Putin signs treaty integrating South Ossetia into Russia

Russia tightened its control Wednesday over a second breakaway region of Georgia, with President Vladimir Putin and the leader of South Ossetia signing a new treaty that calls for nearly full integration.

Georgian President Giorgi Margvelashvili denounced the signing as a "destructive" move against his nation's sovereignty and territorial integrity and said it would further exacerbate tensions. The United States, the European Union and NATO also strongly condemned the signing.

Under the agreement signed Wednesday in the Kremlin, South Ossetia's military and economy are to be incorporated into Russia's. The treaty also promises to make it easier for South Ossetians to get Russian citizenship and to raise salaries for civil servants and state pensions.
© Photo RIA Novosti/Aleksey Nikolskyi

Monday, March 16, 2015

The New Great Game Round-Up #89

The Great Game Round-Up brings you the latest newsworthy developments regarding Central Asia and the Caucasus region. We document the struggle for influence, power, hegemony and profits between a U.S.-dominated NATO, its GCC proxies, Russia, China and other regional players.

Although it is still not clear who is responsible for the assassination of Russian opposition figure Boris Nemtsov within sight of the Kremlin, it is safe to say that Nemtsov's killing has been a gift from heaven for Washington. Western media had solved the case before Nemtsov's body was cold: Putin did it! And even if Putin did not personally pull the trigger, the Russian President is still responsible for Nemtsov's death because he did create the "atmosphere of hate" in Russia, which enabled the killing. Neither the suspicious timing of the assassination nor the ensuing clan war in the Kremlin led Western pundits to rethink their assessment. But the Russian media's coverage in the aftermath of the murder has been hardly any better. Russian media put out several more or less absurd theories, from promoting the Charlie Hebdo angle to blaming the Nemtsov killing on the inept Security Service of Ukraine (SBU) or the new leader of the "Chechen rebels" fighting for Kiev in the Donbass:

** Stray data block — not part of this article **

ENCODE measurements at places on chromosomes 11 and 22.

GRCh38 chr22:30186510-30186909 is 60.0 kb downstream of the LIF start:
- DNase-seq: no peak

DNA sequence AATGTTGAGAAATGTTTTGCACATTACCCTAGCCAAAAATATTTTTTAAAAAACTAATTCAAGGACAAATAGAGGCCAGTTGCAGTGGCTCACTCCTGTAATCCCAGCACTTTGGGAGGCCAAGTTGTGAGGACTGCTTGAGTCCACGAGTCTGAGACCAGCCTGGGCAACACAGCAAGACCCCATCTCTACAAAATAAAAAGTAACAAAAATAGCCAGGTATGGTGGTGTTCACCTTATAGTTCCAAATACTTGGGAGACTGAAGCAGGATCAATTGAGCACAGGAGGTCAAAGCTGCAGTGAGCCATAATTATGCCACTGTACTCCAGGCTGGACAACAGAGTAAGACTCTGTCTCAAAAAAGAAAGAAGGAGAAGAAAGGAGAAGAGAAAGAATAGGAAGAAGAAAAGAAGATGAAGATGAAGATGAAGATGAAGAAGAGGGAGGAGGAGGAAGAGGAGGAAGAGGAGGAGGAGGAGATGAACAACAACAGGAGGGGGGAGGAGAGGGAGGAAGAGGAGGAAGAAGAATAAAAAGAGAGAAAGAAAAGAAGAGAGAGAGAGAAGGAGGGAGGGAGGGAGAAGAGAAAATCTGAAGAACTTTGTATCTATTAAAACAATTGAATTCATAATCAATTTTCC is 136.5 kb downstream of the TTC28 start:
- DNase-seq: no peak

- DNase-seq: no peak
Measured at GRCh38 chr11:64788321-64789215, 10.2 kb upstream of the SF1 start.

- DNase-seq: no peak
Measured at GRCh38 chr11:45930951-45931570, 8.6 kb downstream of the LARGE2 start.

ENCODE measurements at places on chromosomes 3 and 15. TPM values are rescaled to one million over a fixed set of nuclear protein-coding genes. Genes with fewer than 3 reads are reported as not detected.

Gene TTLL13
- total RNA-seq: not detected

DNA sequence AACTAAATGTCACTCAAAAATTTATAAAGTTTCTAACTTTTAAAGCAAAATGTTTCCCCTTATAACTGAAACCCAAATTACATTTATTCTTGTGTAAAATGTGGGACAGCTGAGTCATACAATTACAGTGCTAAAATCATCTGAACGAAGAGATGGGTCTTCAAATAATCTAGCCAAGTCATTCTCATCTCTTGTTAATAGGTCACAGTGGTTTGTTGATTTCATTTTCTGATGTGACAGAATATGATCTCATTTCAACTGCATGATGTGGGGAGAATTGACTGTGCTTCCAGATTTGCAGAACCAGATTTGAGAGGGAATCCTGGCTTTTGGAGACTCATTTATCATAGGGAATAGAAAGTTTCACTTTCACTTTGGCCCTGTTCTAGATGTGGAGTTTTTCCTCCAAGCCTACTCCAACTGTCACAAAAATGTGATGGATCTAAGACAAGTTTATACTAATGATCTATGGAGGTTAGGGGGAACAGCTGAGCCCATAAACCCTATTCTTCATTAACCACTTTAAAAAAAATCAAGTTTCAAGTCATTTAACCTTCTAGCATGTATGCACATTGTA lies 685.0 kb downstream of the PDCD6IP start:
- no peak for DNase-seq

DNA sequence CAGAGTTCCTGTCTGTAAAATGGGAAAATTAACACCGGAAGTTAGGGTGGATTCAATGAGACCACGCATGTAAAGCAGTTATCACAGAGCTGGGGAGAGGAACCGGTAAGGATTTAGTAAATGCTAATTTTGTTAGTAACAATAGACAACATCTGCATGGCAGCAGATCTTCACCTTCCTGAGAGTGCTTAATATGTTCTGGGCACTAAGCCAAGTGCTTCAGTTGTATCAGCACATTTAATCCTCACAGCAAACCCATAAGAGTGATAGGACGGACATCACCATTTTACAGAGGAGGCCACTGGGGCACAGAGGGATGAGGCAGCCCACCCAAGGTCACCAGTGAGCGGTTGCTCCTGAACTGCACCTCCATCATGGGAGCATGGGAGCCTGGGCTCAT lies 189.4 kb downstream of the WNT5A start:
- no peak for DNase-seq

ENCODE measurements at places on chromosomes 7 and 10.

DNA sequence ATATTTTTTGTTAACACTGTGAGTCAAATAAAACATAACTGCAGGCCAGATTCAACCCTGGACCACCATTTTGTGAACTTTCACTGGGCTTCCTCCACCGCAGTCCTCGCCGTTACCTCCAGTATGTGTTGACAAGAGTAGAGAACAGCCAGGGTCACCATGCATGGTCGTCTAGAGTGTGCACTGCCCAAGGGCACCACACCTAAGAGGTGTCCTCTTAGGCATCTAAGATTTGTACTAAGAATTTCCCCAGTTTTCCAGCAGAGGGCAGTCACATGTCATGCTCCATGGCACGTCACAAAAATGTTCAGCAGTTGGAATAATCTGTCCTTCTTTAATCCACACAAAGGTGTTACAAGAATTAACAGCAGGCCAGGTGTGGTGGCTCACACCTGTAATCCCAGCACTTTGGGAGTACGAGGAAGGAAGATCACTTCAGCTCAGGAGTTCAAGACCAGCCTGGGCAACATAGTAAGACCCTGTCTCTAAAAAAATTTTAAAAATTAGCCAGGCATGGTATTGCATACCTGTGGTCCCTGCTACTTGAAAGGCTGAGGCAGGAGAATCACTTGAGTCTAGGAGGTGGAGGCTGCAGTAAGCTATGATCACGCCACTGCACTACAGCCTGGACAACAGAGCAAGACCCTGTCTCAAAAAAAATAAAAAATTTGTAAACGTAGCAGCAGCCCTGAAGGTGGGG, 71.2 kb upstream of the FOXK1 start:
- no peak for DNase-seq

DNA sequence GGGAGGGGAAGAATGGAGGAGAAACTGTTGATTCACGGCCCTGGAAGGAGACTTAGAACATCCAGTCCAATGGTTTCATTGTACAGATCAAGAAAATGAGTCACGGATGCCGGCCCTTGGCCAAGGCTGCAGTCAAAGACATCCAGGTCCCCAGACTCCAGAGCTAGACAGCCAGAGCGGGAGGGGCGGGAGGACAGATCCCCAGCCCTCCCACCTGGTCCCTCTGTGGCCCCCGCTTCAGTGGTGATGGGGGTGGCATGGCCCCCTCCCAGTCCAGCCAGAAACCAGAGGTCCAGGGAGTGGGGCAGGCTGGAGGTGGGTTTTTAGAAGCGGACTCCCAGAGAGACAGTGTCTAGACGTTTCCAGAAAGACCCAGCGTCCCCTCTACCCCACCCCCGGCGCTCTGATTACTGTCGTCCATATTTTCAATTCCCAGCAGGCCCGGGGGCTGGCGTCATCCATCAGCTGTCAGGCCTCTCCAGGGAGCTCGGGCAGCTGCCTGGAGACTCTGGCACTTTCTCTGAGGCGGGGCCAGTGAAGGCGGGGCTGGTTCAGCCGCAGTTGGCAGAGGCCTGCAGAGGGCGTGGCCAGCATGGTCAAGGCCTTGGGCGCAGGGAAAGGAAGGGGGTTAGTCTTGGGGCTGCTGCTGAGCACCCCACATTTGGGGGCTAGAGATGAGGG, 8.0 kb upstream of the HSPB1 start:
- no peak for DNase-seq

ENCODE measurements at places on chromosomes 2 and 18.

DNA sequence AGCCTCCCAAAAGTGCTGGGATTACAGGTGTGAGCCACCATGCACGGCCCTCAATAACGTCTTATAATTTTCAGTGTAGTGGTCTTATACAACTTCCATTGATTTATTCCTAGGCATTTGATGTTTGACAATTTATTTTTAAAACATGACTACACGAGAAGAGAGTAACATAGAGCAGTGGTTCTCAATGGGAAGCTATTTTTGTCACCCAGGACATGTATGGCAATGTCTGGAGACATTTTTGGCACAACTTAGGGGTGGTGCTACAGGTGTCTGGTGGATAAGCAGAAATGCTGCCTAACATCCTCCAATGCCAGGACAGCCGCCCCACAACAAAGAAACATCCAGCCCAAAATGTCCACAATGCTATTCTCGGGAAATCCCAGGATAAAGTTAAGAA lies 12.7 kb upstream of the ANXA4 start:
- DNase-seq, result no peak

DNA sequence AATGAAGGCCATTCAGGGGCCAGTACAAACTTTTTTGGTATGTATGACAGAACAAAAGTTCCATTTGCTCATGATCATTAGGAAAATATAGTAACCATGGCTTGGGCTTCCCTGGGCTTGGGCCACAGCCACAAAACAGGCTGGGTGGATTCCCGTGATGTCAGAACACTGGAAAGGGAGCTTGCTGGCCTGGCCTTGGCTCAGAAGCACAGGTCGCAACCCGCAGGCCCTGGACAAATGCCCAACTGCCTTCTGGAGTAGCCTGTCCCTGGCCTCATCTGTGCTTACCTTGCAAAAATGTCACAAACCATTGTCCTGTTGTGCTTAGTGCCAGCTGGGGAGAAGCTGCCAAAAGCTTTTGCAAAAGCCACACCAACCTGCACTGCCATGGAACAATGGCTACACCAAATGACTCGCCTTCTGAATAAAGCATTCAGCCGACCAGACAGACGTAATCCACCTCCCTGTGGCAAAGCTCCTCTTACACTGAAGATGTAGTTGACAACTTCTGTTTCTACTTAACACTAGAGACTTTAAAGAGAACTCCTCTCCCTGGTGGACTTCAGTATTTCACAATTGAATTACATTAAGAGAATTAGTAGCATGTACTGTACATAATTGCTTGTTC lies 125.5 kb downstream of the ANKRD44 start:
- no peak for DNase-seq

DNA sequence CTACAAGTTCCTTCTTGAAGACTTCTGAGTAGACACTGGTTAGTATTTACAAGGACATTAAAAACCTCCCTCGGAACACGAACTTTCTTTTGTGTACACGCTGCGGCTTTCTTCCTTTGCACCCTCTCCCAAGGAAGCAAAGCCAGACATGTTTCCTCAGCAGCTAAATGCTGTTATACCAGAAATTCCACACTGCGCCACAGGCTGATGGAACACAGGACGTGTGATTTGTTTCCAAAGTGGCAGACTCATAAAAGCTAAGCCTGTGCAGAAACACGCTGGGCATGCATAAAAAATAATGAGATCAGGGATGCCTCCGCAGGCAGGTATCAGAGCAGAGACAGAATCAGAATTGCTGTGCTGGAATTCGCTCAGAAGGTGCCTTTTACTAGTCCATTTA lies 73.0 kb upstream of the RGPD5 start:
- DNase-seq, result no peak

Pro-Kremlin Newspaper Spins Conspiracy Theory That Nemtsov Was Killed By Pro-Kiev Chechen

Two weeks after the assassination of opposition leader Boris Nemtsov, the pro-Kremlin Komsomolskaya Pravda (KP) has revived a claim first floated a few days after his death and then abandoned - that Adam Osmayev, a pro-Kiev Chechen fighting against Russian-backed separatists in the Donbass, is somehow linked to Nemtsov's death.

KP says they have obtained an "exclusive interview" from an officer of the FSB who is in the investigation group for Nemtsov's murder. The unnamed officer "gave the name of the most likely contractor of the shooting of the politician [Nemtsov]."
© Photo AP/Pavel Golovkin